The most basic intervention is antioxidant therapy. A multitude of antioxidants have been investigated, with varying doses and combinations. One study of 20 men with varicoceles treated with three months of antioxidants found a 22.1% reduction in sperm DNA fragmentation after treatment (5). An additional study of 20 men with asthenoteratozoospermia treated with three months of oral antioxidants, whose ejaculated sperm was then incubated for several time periods in antioxidants, showed a significant improvement in DNA integrity at all time points (6). A 2014 Cochrane review of antioxidants for male subfertility found that, based on low quality evidence (from randomized studies), antioxidant therapy may improve clinical pregnancy and live birth rates. Only two studies were included that looked specifically at DNA fragmentation, however, both of these had a positive response to antioxidant therapy (7). One of these was a study of 64 infertile men with high DNA fragmentation, who had an improvement after treatment with Vitamins C and E, although there was no change in the semen parameters (8). A subsequent study found that treatment with docosahexaenoic acid resulted in a lower DNA fragmentation rate when compared with placebo (7).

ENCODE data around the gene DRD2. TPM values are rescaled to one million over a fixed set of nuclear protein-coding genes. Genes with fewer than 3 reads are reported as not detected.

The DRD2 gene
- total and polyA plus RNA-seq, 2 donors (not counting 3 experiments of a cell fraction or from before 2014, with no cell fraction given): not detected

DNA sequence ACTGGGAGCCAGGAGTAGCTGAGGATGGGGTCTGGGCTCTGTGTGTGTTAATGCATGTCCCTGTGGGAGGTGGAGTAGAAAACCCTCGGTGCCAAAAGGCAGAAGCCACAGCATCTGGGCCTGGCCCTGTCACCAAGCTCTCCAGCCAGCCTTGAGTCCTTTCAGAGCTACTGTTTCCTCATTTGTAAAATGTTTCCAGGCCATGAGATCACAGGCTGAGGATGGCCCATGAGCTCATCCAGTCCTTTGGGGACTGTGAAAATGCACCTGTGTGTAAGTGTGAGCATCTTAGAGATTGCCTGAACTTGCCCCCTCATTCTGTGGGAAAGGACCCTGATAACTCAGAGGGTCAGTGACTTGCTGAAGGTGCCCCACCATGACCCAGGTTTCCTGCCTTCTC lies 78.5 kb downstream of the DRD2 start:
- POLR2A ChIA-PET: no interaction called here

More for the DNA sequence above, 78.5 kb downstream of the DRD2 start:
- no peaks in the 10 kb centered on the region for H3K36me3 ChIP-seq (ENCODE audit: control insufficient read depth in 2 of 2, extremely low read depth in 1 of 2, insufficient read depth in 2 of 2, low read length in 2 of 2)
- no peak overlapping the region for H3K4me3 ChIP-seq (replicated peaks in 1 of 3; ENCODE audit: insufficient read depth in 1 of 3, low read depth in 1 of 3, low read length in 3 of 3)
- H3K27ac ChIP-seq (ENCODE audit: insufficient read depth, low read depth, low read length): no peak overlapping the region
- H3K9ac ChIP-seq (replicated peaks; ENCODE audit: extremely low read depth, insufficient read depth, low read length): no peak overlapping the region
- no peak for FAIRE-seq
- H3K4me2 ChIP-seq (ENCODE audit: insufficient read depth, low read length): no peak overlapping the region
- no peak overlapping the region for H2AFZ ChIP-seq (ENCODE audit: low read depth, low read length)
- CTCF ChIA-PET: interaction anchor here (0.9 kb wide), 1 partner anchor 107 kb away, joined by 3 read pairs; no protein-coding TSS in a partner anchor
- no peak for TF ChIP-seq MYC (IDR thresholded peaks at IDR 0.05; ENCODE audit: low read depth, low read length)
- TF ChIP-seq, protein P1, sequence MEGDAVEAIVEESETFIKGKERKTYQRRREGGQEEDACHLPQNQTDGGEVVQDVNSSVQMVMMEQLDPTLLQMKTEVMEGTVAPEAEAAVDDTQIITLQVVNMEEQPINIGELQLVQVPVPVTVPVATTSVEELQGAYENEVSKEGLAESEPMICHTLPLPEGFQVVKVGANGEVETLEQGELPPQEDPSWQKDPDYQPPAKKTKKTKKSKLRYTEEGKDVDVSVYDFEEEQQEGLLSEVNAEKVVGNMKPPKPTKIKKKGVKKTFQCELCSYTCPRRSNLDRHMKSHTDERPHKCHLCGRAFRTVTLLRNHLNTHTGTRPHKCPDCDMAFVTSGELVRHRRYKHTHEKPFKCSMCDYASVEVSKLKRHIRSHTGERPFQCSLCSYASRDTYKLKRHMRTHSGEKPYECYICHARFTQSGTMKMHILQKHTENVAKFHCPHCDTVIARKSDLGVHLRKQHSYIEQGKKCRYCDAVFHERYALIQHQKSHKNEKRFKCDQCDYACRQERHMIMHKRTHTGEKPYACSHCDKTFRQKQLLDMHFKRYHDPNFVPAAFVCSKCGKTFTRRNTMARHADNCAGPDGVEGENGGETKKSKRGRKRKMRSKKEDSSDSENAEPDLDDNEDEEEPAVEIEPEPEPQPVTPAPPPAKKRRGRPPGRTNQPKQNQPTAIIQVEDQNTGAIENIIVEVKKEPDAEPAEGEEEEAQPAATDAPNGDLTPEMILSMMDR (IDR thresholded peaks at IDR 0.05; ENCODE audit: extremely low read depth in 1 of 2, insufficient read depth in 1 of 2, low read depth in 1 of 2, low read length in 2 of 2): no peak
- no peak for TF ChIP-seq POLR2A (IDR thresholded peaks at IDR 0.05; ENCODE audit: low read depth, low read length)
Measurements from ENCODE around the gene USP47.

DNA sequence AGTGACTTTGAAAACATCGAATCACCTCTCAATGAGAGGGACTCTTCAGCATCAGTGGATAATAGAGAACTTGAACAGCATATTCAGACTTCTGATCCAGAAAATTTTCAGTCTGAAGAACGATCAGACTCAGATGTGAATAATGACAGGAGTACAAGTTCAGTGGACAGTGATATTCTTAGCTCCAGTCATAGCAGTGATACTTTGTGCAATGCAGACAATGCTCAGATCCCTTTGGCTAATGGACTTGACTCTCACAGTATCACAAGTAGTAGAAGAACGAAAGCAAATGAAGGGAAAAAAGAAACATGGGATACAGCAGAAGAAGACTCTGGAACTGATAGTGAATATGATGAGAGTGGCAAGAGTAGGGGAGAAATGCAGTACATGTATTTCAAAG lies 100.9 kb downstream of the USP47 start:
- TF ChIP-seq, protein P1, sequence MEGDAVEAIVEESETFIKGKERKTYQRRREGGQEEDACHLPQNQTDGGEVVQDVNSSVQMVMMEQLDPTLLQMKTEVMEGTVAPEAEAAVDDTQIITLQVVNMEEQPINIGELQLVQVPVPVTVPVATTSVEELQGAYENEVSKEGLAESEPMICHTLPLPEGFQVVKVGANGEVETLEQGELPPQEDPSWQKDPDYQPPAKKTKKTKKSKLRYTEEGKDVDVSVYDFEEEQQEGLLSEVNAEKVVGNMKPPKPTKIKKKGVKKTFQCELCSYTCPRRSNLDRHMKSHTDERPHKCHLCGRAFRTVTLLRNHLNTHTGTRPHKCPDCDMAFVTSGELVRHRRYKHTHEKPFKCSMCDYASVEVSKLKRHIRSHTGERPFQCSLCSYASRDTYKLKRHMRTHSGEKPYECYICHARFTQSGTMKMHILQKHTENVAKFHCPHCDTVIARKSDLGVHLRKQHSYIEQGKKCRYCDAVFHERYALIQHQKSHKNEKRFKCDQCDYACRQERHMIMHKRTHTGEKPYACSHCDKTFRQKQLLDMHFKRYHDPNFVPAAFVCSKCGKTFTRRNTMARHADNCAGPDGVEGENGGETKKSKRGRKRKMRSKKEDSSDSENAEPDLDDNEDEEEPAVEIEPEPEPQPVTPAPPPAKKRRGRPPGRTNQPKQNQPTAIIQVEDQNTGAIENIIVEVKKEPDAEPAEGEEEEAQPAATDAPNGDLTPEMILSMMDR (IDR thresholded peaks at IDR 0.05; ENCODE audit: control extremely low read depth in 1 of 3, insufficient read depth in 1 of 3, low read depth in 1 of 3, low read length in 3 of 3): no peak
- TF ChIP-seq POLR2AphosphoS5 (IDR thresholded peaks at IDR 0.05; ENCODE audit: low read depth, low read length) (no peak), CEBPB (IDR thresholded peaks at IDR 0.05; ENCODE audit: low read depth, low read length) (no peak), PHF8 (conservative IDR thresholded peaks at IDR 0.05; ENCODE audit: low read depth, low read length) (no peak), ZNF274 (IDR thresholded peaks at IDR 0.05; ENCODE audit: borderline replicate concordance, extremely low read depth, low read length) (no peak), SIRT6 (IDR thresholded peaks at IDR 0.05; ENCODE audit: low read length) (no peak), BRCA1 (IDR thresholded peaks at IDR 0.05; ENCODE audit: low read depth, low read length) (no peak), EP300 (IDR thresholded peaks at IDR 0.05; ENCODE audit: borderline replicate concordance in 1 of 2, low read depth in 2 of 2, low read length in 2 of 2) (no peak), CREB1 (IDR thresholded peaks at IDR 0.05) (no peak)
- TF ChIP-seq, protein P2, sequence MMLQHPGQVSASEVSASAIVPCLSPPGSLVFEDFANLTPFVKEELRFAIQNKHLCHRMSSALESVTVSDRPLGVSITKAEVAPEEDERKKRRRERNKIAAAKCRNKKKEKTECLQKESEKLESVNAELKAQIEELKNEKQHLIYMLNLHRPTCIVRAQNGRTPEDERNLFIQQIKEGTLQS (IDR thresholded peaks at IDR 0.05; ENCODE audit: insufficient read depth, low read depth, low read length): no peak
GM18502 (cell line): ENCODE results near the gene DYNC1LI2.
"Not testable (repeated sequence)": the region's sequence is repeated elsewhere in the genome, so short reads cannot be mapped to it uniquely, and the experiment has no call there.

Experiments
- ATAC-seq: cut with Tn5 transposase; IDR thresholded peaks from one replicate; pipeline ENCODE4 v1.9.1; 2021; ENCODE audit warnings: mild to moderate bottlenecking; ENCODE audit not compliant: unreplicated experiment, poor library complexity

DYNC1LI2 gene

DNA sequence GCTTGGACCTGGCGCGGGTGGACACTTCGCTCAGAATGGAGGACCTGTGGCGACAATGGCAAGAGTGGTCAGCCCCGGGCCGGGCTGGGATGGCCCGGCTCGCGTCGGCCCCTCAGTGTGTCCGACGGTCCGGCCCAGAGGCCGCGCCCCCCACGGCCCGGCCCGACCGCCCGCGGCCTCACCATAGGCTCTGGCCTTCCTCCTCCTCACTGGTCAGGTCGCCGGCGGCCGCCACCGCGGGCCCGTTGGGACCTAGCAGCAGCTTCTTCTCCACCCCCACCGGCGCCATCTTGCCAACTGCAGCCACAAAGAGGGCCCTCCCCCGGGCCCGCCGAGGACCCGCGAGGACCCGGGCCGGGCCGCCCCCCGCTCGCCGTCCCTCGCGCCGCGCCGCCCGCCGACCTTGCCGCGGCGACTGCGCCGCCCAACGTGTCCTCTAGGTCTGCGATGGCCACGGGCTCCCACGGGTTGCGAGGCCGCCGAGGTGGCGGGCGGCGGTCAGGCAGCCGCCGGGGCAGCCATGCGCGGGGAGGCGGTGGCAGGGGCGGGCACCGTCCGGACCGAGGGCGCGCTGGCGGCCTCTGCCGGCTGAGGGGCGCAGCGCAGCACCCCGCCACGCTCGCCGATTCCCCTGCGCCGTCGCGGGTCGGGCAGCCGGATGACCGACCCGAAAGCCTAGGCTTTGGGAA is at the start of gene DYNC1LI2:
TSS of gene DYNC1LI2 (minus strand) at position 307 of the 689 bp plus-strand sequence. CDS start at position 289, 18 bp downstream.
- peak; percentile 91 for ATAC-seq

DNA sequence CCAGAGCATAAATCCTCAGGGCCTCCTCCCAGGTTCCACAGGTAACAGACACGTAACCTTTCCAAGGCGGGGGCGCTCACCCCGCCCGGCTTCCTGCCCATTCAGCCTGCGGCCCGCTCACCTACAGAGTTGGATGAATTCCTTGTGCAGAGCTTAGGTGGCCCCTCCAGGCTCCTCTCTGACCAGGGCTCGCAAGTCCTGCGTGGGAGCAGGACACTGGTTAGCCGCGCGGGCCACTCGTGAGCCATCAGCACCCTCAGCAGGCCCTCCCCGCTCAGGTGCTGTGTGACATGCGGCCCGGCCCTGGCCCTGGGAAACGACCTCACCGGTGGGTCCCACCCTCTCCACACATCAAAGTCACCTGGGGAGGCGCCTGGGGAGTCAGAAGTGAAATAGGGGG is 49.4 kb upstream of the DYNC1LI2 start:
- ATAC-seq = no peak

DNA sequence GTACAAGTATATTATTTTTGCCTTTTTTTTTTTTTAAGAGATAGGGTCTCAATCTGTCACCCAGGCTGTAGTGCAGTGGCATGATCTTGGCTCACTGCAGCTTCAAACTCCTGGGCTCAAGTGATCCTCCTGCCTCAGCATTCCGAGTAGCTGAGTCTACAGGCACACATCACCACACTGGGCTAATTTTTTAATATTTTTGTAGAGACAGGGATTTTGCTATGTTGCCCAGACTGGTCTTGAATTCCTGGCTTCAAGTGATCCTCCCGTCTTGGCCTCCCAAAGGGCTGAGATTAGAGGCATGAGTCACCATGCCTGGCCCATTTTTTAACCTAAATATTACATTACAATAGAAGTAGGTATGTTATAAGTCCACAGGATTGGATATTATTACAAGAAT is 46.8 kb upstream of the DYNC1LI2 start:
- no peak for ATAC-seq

As the authors have discussed, “interventions” that may be performed for men with elevated DNA fragmentation rates include optimization of lifestyle factors and environmental exposures, varicocele repair (when present) and testicular sperm extraction (TESE). In men with bacteriospermia and/or leukocytospermia, treatment with antibiotics also seem to improve DNA fragmentation rates (9,10).